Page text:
Some grasses that have been introduced into native pastures in
northern Australia, such as mission grass and gamba grass have the
potential to cause problems as weeds in the tropical savannas. They
increase the risk of intense late-season fires because they dry out
later in the year than native grasses and are more productive, thus
increasing the fire fuel loads.
Lack of regular burning on cattle properties in the tropical
savannas has also probably been a key factor in the establishment
of introduced shrubs—notably rubbervine, prickly acacia,
mesquite and chinee apple—over wide areas. It has also
allowed the widespread development of thickets of some native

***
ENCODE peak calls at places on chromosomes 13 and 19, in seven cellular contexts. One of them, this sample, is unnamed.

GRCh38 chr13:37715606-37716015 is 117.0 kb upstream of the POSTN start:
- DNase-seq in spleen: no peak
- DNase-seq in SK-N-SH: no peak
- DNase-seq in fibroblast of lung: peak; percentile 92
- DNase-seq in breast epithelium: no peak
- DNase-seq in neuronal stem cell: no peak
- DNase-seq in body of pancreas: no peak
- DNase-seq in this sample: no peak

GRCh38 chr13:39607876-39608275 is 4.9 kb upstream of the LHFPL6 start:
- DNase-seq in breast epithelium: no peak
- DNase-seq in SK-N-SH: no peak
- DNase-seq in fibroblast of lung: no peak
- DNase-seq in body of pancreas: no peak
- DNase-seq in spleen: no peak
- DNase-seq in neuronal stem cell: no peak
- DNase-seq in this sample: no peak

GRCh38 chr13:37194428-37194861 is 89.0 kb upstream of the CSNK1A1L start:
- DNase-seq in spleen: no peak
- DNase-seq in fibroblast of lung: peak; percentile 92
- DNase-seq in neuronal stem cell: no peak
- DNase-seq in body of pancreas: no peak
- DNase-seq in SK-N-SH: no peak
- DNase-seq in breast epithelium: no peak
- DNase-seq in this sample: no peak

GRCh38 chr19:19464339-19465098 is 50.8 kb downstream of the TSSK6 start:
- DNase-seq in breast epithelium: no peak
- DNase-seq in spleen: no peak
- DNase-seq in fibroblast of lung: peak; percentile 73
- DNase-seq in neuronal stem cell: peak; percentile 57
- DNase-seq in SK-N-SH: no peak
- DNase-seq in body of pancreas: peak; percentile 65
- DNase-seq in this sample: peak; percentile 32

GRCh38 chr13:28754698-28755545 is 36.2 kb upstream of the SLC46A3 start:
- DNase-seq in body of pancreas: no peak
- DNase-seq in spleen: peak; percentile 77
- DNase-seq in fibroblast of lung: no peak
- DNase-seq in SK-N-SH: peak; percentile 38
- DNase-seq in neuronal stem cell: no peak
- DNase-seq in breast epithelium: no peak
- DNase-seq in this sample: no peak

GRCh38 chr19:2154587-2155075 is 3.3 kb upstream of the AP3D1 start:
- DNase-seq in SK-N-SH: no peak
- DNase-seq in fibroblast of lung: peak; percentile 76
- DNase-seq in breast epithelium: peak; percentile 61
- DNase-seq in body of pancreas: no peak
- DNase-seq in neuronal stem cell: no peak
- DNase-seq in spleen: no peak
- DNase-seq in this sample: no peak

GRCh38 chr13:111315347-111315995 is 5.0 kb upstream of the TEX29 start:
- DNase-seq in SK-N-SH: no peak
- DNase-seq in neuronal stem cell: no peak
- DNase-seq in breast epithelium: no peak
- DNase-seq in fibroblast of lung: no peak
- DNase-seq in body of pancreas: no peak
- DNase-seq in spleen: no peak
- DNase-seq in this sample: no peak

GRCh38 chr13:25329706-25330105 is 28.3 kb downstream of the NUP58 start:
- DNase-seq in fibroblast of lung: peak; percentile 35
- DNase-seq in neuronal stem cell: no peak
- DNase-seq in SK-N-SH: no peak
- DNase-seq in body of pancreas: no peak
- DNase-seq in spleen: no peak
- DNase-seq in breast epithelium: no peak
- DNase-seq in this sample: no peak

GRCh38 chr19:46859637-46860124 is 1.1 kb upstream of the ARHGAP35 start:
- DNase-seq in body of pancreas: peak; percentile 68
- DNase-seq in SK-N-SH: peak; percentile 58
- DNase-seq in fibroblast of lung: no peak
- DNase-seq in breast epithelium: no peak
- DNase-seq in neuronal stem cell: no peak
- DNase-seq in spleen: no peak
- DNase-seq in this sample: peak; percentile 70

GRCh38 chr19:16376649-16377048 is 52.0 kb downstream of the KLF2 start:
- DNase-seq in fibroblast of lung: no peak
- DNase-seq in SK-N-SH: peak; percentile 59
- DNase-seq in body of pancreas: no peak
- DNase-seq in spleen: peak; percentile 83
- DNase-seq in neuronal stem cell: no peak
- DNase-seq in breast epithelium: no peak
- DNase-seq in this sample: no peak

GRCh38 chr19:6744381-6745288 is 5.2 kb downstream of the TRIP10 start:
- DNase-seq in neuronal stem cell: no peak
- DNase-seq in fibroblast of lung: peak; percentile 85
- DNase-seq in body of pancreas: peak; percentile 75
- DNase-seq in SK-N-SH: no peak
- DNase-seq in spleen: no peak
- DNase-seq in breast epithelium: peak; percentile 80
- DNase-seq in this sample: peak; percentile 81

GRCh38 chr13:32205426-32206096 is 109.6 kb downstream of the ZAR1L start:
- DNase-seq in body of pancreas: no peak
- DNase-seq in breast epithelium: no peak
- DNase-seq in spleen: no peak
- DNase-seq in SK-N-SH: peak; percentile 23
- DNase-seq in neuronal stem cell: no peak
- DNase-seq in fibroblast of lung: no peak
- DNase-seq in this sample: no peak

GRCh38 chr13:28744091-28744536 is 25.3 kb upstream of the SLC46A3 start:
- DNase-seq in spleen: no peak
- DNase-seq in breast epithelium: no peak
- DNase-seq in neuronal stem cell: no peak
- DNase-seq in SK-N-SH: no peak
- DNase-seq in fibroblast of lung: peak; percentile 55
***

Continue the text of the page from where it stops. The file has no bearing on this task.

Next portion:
shrubs. These exotic and native woody weeds displace pasture and
make mustering increasingly difficult and expensive, presenting a
major challenge to the pastoral industry in some regions.
Fire to manage weeds
For these weeds, fire offers the best hope for management. Research
in the Victoria River District of the Northern Territory shows that
burning, with a frequency determined by seasonal and local factors,
can be effective in managing the native woody weeds there. While
fires seldom kill the plants, they can burn away most of the wood
and suppress sucker development. In Queensland, research has shown
that one or two fires in a 10-year period may be sufficient to
reduce rubbervine populations, keep the plant at tolerable
densities, and reduce the probability of it spreading further.